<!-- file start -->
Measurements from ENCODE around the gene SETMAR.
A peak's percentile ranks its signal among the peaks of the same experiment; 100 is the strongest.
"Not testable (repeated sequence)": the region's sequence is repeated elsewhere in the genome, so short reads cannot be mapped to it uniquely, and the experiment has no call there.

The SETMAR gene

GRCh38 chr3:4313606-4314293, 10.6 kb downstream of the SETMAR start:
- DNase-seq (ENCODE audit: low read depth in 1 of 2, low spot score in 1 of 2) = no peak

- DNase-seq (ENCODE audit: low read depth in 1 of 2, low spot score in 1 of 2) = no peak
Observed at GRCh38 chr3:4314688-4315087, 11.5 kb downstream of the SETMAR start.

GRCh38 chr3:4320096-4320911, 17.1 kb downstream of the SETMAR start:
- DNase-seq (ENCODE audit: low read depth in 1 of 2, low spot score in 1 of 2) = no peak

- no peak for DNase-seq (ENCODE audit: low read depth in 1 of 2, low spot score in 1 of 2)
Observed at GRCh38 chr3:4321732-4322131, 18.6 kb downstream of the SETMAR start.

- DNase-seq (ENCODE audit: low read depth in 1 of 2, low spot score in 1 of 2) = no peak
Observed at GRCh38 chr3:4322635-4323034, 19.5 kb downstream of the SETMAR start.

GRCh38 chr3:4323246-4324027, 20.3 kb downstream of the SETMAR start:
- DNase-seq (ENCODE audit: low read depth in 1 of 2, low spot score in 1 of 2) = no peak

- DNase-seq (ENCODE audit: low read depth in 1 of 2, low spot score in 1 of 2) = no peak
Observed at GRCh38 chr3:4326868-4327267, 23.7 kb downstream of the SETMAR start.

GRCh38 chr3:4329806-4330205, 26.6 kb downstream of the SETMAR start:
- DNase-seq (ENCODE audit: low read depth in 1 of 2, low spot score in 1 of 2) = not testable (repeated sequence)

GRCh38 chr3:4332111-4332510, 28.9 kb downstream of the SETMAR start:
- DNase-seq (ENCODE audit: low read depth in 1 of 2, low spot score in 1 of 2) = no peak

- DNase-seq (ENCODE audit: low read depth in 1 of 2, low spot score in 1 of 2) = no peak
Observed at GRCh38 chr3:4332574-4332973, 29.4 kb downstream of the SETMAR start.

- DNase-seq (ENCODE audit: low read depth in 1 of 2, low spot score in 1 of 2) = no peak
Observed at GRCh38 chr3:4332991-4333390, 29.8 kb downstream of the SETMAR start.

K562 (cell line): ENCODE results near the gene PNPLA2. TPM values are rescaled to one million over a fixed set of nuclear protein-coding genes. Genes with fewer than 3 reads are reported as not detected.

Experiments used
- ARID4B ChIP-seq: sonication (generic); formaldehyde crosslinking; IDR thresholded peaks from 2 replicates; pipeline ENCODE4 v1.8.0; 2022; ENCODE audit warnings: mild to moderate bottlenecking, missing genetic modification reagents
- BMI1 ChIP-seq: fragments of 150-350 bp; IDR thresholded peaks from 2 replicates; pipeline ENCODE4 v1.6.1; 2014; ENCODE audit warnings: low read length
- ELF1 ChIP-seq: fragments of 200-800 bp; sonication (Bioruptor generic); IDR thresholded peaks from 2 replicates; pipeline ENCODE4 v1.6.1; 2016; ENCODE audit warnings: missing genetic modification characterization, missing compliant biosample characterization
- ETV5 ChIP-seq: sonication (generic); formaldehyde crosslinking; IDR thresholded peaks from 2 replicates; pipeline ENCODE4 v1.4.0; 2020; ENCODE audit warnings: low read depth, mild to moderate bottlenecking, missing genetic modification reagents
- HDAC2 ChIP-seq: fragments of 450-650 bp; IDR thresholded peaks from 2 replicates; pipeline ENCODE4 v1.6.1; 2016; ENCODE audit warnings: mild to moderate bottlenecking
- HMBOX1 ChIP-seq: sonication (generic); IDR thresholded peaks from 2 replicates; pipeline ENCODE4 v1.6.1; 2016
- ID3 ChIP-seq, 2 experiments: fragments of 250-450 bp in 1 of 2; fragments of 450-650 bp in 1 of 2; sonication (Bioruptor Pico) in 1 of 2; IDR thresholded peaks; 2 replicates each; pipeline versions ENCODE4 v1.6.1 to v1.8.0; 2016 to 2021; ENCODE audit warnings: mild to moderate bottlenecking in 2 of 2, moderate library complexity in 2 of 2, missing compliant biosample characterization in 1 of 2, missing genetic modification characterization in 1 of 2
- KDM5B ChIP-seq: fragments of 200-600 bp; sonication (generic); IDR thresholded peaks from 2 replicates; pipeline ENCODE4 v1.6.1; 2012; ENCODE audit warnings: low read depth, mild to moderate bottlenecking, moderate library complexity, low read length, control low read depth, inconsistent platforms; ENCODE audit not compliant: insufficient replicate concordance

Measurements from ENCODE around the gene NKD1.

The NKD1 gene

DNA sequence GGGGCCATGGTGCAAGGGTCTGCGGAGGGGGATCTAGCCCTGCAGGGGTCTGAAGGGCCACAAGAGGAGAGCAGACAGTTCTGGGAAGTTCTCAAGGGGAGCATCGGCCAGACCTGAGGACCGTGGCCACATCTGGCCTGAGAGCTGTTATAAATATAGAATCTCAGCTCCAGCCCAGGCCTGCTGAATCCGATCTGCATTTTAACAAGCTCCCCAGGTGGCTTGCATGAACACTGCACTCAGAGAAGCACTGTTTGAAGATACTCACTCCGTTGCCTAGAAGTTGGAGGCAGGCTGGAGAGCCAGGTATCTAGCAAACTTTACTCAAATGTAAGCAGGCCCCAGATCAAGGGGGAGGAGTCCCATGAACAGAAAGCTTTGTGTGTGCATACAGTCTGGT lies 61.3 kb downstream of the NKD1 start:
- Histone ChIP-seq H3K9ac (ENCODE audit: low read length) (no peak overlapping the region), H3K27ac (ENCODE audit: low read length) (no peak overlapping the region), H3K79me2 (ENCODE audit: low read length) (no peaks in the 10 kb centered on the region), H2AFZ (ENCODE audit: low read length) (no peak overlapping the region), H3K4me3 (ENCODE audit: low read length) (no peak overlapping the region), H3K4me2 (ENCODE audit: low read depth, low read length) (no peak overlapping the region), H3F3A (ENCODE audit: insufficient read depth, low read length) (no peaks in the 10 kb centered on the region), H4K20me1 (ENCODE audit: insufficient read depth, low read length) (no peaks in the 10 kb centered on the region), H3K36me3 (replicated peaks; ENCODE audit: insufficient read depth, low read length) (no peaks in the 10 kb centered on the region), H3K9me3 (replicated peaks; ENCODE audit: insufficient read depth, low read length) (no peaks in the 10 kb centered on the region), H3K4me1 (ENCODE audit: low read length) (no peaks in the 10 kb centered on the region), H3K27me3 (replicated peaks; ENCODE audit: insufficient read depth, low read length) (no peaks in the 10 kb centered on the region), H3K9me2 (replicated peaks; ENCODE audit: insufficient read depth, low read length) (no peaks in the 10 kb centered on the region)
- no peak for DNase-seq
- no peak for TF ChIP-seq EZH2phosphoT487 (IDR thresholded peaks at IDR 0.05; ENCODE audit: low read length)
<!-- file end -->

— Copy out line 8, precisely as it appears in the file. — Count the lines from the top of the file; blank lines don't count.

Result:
Observed at GRCh38 chr3:4314688-4315087, 11.5 kb downstream of the SETMAR start.